University of Hertfordshire to lead two new Govt-funded projects into dementia research

Researchers at the University of Hertfordshire are leading two of the twenty-one new Government-funded projects into dementia research - to boost dementia diagnosis rates and trial ground-breaking treatments, as well as helping people with dementia live well with the condition today.

The two projects, led by the University of Hertfordshire's Centre for Research into Primary and Community Care, have received funding from the National Institute for Health Research (NIHR) and are part of the Government's £22 million investment into dementia research.

Over 670,000 people in England have some form of dementia - and this is set to double in the next thirty years, creating one of the biggest challenges for healthcare and support services. 

The University-led research projects will focus on two specific areas: how to improve the healthcare for people with dementia who also have additional medical conditions such as stroke, diabetes or visual impairment; and, secondly, how to best manage the behavioural and psychological symptoms of people living at home with dementia, symptoms such as becoming aggressive or agitated, wandering, becoming upset or distressed.

Dr Frances Bunn, University of Hertfordshire, said: "Many people with dementia have additional long-term health problems which, if not managed well, can make a person's dementia worse or lead to unplanned hospital admissions.  We will be looking at how this affects how people access services, how their needs are assessed and how they are supported over time."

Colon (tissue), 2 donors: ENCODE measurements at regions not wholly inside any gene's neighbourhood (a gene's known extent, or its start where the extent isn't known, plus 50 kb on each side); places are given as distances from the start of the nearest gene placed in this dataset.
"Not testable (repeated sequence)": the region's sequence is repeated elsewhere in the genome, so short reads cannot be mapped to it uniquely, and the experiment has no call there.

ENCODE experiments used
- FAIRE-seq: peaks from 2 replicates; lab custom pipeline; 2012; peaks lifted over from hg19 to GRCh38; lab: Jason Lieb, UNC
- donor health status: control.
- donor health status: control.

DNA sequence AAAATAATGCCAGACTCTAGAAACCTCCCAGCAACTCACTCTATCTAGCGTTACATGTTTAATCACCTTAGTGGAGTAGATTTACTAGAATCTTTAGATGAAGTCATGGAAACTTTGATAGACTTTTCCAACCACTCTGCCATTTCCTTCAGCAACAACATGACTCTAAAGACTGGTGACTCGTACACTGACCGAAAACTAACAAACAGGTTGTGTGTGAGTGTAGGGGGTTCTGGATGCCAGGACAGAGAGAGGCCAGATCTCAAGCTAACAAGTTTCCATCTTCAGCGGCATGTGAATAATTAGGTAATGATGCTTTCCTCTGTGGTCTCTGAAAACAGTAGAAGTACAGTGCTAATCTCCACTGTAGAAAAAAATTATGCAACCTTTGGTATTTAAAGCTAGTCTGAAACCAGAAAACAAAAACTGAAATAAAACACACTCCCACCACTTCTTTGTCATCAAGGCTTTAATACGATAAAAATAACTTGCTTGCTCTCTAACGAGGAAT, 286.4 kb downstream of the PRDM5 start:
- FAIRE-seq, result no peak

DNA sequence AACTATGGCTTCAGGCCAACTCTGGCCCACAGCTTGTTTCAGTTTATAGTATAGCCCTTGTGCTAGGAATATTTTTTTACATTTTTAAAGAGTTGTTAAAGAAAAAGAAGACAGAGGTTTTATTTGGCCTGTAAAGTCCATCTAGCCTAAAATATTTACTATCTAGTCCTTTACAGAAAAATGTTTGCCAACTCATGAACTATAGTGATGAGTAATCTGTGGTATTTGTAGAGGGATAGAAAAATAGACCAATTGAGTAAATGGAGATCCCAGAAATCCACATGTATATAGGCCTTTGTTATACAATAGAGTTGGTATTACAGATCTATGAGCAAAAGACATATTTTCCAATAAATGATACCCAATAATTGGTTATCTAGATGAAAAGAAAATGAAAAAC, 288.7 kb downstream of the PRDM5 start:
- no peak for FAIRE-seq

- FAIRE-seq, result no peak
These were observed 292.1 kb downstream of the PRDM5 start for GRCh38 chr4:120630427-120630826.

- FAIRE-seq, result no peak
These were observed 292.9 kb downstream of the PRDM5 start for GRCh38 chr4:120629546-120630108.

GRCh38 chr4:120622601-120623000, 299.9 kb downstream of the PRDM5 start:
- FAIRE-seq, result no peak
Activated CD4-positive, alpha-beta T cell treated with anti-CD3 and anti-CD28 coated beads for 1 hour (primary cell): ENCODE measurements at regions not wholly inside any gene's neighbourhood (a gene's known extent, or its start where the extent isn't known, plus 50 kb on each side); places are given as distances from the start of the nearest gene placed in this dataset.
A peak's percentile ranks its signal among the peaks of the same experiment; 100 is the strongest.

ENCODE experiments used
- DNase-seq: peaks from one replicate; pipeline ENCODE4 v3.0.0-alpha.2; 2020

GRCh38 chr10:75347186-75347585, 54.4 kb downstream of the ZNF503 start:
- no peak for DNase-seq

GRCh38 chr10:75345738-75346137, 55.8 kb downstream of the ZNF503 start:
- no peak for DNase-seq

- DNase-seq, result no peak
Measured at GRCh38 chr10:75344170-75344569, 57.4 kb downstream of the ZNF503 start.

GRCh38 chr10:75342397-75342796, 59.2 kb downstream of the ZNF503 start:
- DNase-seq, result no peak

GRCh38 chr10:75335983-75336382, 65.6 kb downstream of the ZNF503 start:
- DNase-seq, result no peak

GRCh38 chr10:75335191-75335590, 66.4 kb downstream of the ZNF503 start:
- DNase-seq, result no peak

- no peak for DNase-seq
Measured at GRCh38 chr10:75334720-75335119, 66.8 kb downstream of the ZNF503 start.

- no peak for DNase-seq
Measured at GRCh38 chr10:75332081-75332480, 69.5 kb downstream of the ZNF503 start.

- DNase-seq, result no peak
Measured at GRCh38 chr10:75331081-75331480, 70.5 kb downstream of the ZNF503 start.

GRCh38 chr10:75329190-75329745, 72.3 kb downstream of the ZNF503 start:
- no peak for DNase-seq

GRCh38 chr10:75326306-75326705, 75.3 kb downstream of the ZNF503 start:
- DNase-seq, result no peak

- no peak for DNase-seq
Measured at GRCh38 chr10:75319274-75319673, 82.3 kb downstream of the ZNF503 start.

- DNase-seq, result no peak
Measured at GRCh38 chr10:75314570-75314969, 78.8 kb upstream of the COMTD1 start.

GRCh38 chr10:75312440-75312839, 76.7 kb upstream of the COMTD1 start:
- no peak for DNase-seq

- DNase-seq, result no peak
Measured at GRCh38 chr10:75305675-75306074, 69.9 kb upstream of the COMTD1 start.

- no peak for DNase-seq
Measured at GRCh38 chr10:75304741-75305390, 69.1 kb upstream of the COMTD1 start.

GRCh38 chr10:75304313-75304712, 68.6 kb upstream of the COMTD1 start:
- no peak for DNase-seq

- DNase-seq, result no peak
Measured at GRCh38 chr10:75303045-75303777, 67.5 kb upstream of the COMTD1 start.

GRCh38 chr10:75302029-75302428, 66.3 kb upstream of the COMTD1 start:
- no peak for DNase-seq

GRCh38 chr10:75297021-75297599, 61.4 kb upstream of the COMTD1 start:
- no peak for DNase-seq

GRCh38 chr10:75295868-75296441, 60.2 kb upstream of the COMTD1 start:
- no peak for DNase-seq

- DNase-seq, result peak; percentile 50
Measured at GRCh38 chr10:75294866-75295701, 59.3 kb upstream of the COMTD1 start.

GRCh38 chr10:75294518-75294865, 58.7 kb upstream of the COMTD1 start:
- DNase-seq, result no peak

Dr Daksha Trivedi, University of Hertfordshire, said: "The behavioural symptoms often experienced by people with dementia can put them at risk, affect their quality of life and also be very stressful for those providing care and support - sometimes becoming so difficult to cope with that people have to move into care homes. 

"It is still unclear as to the best way to reduce the symptoms of dementia among people living in their own homes. We need to know what can help reduce a person's distress and so help them and their family carers to maintain a quality of life that makes living at home desirable. We will review evidence for non drug-based treatment and care by involving people with dementia, their families and care workers in this review process. We will test our findings with this group to ensure that our recommendations reflect their priorities and experiences."


University of Hertfordshire

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